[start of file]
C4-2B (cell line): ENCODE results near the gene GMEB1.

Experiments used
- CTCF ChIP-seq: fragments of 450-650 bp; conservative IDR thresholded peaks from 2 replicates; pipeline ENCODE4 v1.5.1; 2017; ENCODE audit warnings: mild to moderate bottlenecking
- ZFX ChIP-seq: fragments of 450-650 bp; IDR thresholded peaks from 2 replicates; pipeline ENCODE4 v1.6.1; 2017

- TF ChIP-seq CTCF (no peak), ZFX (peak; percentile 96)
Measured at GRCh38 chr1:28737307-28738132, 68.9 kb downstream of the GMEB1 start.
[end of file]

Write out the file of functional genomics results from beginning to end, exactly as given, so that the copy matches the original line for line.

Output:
C4-2B (cell line): ENCODE results near the gene GMEB1.

Experiments used
- CTCF ChIP-seq: fragments of 450-650 bp; conservative IDR thresholded peaks from 2 replicates; pipeline ENCODE4 v1.5.1; 2017; ENCODE audit warnings: mild to moderate bottlenecking
- ZFX ChIP-seq: fragments of 450-650 bp; IDR thresholded peaks from 2 replicates; pipeline ENCODE4 v1.6.1; 2017

- TF ChIP-seq CTCF (no peak), ZFX (peak; percentile 96)
Measured at GRCh38 chr1:28737307-28738132, 68.9 kb downstream of the GMEB1 start.